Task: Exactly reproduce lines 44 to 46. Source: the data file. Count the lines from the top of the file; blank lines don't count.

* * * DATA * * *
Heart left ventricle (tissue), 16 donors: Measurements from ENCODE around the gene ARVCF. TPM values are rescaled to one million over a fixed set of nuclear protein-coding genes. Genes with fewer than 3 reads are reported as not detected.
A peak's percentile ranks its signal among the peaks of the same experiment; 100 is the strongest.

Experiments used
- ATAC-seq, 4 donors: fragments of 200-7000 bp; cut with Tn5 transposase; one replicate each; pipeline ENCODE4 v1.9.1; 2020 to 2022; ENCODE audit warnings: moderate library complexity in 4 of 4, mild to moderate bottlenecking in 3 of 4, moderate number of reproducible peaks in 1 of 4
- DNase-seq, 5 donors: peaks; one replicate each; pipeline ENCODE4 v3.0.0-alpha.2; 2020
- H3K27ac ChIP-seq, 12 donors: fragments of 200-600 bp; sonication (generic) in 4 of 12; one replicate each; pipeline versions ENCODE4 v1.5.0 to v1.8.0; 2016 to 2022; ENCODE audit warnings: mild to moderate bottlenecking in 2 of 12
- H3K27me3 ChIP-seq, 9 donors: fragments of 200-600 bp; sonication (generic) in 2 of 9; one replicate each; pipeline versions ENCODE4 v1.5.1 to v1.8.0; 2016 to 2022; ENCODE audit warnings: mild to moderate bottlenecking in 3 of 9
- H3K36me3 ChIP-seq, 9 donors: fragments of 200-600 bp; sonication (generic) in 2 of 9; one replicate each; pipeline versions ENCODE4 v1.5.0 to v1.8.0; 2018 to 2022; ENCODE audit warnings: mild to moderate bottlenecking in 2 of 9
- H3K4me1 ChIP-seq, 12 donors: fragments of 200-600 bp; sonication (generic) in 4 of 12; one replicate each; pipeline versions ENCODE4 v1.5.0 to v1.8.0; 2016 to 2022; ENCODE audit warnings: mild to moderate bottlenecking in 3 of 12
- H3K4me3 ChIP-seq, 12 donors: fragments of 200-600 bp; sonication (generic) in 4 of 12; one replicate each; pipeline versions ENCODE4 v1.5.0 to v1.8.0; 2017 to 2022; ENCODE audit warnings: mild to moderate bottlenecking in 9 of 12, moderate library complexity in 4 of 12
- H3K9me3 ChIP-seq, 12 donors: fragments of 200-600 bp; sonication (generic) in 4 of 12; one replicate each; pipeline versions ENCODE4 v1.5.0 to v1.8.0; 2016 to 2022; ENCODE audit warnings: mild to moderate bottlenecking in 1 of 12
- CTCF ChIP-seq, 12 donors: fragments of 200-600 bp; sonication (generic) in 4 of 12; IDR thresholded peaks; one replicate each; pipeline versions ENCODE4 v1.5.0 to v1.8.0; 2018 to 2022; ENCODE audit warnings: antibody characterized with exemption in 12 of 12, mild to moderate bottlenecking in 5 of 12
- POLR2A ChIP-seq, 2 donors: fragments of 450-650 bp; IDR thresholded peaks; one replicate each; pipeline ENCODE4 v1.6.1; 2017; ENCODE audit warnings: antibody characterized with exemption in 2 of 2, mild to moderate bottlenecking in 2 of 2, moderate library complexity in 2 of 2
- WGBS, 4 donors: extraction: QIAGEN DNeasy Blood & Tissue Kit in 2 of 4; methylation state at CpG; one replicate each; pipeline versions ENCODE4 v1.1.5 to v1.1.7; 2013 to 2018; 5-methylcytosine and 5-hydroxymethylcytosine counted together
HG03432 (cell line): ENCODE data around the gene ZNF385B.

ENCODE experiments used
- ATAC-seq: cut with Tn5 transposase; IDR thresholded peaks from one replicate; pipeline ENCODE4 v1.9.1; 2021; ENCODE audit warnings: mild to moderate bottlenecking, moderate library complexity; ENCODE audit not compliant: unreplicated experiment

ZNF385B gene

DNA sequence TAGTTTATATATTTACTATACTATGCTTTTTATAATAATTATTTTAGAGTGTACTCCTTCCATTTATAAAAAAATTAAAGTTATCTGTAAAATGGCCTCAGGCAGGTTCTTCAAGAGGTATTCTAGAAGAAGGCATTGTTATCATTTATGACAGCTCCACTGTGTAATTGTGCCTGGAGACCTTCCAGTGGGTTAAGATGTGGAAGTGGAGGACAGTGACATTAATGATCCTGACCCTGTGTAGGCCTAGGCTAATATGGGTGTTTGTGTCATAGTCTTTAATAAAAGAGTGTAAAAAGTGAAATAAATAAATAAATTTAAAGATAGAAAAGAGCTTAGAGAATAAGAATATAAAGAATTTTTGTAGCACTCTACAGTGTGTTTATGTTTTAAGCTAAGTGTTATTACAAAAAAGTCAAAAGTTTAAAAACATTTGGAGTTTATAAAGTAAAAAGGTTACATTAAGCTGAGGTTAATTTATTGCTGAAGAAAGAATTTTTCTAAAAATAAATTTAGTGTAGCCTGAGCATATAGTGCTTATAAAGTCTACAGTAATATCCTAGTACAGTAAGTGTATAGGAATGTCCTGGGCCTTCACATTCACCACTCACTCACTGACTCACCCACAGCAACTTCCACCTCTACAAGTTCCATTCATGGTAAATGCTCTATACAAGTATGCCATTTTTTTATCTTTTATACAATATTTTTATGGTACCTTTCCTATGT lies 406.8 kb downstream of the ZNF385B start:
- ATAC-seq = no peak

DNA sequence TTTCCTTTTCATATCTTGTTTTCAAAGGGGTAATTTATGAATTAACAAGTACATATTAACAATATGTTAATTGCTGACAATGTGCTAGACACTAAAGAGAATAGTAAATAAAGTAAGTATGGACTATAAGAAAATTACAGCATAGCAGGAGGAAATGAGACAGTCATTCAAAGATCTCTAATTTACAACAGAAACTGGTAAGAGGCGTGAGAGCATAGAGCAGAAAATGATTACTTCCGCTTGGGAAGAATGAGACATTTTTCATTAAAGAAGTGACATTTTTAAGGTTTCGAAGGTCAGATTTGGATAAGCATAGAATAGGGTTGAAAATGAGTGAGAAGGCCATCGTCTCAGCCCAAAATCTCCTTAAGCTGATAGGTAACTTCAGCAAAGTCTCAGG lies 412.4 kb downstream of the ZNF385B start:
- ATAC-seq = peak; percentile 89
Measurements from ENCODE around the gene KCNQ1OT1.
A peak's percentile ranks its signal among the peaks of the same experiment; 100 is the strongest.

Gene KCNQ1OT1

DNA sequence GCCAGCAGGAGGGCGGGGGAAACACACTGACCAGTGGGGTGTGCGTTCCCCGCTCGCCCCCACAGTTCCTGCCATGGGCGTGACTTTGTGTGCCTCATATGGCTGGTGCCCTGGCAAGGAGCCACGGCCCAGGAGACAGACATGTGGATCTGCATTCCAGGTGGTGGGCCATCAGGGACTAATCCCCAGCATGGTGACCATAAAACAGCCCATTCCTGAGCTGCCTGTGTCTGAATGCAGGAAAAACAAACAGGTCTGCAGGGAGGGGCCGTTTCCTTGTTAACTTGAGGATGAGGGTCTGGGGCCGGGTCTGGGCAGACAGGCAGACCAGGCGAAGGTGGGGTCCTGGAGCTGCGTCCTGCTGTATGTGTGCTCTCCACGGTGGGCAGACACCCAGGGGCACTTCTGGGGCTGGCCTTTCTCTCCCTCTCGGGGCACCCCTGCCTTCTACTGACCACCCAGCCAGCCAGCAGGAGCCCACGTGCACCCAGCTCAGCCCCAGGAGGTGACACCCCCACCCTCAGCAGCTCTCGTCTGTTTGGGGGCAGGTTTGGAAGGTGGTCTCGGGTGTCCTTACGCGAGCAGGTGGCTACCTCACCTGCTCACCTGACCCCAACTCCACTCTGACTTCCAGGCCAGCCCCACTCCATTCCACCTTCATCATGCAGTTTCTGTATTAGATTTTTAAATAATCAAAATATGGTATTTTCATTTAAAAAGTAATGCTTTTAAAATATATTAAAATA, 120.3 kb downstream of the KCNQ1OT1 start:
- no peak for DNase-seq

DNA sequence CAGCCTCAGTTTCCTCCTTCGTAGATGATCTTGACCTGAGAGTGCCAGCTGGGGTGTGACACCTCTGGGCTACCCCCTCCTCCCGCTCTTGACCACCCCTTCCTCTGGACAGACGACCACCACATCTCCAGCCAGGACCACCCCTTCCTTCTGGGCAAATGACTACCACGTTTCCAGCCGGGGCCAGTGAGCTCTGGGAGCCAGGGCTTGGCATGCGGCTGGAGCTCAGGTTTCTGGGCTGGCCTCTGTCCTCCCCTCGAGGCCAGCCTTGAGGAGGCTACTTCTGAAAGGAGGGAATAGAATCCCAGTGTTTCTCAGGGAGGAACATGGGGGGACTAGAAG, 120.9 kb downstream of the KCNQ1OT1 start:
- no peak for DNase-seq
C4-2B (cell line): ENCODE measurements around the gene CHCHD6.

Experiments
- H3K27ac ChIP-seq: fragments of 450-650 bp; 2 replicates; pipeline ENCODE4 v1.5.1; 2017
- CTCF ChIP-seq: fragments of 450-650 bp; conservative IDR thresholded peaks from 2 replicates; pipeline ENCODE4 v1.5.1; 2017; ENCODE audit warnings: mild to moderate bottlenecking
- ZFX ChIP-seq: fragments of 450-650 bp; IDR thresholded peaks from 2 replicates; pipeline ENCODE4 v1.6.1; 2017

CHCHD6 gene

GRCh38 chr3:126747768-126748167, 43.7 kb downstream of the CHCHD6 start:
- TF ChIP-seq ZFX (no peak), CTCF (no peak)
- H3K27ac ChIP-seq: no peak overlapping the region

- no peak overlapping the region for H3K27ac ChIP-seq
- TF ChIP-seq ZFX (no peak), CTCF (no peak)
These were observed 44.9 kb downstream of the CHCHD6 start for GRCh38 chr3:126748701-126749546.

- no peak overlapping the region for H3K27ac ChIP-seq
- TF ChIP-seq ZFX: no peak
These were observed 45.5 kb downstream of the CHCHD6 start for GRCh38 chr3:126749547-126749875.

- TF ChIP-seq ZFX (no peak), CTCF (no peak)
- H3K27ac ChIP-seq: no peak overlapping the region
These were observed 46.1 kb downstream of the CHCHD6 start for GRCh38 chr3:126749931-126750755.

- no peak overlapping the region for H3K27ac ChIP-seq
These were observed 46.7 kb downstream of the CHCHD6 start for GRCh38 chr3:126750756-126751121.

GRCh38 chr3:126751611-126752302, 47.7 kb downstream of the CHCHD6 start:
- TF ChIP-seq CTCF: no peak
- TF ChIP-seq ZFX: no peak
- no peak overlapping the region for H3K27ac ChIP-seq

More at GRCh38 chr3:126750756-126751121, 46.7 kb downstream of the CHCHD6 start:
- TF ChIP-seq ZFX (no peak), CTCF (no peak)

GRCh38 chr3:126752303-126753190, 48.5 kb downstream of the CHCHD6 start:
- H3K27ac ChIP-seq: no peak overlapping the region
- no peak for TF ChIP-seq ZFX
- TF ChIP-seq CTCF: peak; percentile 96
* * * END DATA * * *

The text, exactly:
These were observed 45.5 kb downstream of the CHCHD6 start for GRCh38 chr3:126749547-126749875.

- TF ChIP-seq ZFX (no peak), CTCF (no peak)
- H3K27ac ChIP-seq: no peak overlapping the region